Edwin George Livingston (1798-1863) studied law with Randall S. Street. In 1821 Edwin was formally admitted as attorney in 1821, as announced in the New York Evening Post on November 7, 1821. In 1824 he began practicing law in Fishkill.

· Wed, May 26, 1824 – Page 4 · Poughkeepsie Journal (Poughkeepsie, New York) · Newspapers.com
After the death of Henry Livingston, Jr. in 1828, Edwin and his brother Sidney were able to serve as executors for the estate. Henry's "good friend" Randall Sanford Street had also been named in the will as one of the executors:
"I name and appoint as executors of this my last Will and Testament my beloved wife, Jane, my 3 sons Charles, Sidney & Edwin and my good friend Randal S. Street Esq."
--Will of Henry Livingston Jr, transcript via Mary S. Van Deusen's Henry Livingston site
T. W. C. Moore stayed in touch with grown children of his cousin Cornelia Billings and Randall S. Street, as revealed in a note Moore wrote about a curious gift he got from one of Cornelia's sons, William Ingraham Street (1807-1863). After Street gave Moore souvenir locks of George Washington's (and Martha's) hair, T. W. C. meticulously recorded the provenance in a written statement made in New York City, dated March 24, 1857:

The locks of hair below is part of that which was sent to Major Billings of Poughkeepsie, inclosed in a letter, of which the following is an exact copy. The original is in possession of the Major's grandson, W. J. Street, counselor at law, of this city, who gave me the hair.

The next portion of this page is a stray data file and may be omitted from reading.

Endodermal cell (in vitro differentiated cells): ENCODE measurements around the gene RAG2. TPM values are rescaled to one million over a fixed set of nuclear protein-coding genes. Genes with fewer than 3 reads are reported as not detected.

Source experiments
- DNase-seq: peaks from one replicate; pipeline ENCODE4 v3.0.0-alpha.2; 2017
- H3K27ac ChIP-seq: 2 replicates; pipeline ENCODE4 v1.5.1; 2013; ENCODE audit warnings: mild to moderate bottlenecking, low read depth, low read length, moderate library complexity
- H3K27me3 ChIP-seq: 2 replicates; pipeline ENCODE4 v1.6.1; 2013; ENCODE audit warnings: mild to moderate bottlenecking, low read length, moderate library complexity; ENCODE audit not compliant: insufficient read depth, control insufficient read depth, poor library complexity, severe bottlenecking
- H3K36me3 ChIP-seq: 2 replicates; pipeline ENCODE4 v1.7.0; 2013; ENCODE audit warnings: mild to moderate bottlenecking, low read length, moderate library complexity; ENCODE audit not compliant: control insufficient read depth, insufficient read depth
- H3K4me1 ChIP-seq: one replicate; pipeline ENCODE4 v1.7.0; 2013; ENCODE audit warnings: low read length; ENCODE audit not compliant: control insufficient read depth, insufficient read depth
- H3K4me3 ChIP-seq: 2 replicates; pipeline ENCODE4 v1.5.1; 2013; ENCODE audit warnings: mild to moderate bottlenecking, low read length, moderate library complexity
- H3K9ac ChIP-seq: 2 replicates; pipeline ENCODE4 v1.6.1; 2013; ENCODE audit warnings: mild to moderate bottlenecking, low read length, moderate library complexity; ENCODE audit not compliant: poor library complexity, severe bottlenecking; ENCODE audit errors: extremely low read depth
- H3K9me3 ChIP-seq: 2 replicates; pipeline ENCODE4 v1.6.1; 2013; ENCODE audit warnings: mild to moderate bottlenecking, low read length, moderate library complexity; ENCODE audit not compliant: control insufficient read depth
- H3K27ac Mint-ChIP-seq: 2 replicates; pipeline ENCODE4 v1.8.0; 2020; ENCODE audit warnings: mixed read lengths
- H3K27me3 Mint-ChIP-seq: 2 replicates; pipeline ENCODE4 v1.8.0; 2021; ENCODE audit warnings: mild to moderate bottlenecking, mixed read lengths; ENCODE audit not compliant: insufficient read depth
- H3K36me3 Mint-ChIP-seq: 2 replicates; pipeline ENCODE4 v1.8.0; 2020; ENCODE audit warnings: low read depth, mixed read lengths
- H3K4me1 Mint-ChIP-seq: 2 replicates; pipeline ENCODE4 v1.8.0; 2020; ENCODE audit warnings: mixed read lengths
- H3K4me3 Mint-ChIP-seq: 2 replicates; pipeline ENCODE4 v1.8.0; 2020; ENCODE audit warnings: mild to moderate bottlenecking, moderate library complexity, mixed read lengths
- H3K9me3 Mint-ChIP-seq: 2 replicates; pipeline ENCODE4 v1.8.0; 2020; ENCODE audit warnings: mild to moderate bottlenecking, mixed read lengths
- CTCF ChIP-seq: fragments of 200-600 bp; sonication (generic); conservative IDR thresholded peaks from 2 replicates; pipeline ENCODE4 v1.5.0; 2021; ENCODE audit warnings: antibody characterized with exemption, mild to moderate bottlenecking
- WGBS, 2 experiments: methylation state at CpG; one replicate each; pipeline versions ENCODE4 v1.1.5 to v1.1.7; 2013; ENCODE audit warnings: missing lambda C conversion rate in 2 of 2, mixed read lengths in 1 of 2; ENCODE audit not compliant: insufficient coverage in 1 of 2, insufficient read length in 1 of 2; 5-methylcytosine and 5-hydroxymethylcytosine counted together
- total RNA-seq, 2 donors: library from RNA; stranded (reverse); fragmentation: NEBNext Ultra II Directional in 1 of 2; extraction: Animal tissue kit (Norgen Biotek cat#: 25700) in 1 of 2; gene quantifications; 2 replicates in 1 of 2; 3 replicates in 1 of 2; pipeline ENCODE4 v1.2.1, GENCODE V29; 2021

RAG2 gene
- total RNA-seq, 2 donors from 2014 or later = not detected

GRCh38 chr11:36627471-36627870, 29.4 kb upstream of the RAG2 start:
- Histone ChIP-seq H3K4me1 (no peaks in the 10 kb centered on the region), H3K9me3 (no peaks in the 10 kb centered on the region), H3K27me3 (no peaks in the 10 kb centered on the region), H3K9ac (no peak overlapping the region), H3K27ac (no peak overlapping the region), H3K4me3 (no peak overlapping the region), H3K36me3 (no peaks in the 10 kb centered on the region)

Inveterate antiquarian that he was, T. W. C. Moore also took the trouble to make "an exact copy" of the authenticating letter from George Washington to Andrew Billings, at the time still owned by William I. Street (whose middle initial "I" for Ingraham or Ingram was sometimes misprinted as "J"). Transcribing Moore's 1857 note in The Century Magazine for May 1890, Edith Robertson Cleveland calls it "an odd affidavit of the present of two locks of hair from the heads of Mr. and Mrs. Washington, with the hair itself curiously preserved."

Speaking of Poughkeepsie Streets, William I. Street's brother Alfred became a poet of considerable repute in Herman Melville's time. In the 1840's, Alfred Billings Street had a law office in Albany. Somehow he knew Herman's sisters. Once in Pittsfield, Alfred B. Street felt hurt when Herman did not ask him over to Arrowhead for a social visit. Hershel Parker tells all about it in the second volume of Herman Melville: A Biography (Baltimore: Johns Hopkins University Press, 2002), page 139. That was in late September 1852. Twenty-five years later Melville highly complemented one of Street's poems, in a letter to his cousin Kate and her husband Abraham Lansing:
... I have just been reading in a copy of Frank Leslie's Illustrated paper "The Old Garden" by Mr Street. How beautiful, and poetically true to nature it is! It is like a flower-and- fruit piece by some mellow old Fleming.  --Herman Melville, August 14, 1877 letter to Catherine Gansevoort Lansing and Abraham Lansing; reprinted in the Northwestern-Newberry Edition of Melville's Correspondence, pages 459-463.